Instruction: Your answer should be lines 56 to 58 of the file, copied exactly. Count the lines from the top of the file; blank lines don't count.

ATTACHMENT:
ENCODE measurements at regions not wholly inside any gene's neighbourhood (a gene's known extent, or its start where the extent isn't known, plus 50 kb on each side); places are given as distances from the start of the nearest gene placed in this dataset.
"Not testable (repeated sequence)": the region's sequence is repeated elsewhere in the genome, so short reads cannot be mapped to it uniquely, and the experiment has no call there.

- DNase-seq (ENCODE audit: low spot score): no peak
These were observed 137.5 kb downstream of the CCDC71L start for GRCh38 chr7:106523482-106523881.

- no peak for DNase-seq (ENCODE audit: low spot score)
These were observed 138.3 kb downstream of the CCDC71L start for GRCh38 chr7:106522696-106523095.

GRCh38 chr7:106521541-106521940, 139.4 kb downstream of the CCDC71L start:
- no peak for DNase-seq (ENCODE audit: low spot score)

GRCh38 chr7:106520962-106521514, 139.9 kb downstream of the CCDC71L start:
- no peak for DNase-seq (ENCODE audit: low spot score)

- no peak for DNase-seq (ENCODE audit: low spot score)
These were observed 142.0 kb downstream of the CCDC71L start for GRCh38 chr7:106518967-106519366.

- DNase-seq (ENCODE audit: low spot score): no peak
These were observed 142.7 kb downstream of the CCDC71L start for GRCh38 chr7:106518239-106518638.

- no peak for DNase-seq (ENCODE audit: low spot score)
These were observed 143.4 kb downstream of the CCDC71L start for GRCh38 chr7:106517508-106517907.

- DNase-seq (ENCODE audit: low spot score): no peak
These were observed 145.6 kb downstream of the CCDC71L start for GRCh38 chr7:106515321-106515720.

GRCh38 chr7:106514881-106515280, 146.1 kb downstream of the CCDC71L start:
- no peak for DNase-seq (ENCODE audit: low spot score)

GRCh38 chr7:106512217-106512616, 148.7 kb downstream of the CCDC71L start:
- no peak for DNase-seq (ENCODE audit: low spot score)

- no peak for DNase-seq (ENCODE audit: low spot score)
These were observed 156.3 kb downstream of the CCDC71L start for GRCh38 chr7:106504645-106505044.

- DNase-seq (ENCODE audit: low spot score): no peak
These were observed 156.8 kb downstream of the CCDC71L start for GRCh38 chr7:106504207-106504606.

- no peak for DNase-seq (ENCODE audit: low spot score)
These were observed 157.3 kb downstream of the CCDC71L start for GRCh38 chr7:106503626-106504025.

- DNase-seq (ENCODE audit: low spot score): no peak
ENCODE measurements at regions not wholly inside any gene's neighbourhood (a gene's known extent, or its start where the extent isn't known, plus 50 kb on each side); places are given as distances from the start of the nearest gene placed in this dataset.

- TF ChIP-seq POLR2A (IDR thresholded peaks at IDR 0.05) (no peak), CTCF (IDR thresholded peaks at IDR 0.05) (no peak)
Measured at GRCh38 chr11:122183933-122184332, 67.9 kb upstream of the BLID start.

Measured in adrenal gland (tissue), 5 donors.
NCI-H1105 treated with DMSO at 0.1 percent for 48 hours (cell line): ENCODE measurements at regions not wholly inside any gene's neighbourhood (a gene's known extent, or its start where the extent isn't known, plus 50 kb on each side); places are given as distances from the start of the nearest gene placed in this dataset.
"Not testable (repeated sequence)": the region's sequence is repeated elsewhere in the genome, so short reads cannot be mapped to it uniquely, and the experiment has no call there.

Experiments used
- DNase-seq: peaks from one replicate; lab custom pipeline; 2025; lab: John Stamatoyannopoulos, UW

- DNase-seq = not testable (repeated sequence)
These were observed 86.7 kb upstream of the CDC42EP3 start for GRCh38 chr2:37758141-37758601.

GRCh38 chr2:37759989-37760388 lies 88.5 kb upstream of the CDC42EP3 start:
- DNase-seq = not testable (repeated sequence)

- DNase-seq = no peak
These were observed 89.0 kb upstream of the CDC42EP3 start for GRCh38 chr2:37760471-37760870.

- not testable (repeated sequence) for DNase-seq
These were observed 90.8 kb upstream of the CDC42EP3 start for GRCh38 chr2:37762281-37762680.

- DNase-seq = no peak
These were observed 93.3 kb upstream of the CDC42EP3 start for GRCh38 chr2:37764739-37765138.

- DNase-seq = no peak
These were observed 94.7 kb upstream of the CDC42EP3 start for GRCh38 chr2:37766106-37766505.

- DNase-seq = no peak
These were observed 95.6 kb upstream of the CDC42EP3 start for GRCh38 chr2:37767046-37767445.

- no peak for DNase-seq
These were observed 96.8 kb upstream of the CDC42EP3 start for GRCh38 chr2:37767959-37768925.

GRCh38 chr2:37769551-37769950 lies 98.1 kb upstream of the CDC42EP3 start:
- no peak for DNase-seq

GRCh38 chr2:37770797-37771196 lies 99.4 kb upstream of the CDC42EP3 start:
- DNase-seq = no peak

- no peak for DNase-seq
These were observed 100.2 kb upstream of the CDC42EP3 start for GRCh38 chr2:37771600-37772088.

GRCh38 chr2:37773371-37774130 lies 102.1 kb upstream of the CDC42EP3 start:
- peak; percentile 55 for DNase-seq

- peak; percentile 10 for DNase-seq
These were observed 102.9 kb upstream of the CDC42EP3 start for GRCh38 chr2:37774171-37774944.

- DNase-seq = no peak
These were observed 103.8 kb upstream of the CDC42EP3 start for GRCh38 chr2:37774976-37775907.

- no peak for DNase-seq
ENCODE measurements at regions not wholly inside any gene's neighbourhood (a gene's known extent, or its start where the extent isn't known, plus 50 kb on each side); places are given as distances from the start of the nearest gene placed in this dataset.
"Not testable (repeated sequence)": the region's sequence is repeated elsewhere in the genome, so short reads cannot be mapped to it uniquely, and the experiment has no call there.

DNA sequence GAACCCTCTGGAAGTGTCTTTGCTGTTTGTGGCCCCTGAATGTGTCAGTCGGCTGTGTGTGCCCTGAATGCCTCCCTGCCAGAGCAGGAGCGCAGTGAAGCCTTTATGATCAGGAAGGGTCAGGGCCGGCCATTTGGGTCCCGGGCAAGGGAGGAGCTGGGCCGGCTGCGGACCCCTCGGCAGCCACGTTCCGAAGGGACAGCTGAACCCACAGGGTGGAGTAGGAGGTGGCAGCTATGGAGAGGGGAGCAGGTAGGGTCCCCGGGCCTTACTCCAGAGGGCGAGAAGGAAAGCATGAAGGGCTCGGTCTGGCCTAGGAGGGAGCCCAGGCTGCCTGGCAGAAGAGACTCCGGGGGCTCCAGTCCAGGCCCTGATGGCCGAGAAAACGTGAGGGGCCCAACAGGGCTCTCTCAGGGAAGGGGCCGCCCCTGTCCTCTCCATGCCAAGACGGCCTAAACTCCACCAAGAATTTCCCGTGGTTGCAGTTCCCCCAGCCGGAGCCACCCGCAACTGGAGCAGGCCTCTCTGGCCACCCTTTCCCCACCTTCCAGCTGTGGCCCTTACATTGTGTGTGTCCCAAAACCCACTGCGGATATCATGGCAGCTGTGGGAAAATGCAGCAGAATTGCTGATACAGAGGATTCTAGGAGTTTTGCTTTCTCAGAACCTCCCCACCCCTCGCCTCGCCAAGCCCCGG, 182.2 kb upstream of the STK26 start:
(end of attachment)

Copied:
GRCh38 chr2:37770797-37771196 lies 99.4 kb upstream of the CDC42EP3 start:
- DNase-seq = no peak

- no peak for DNase-seq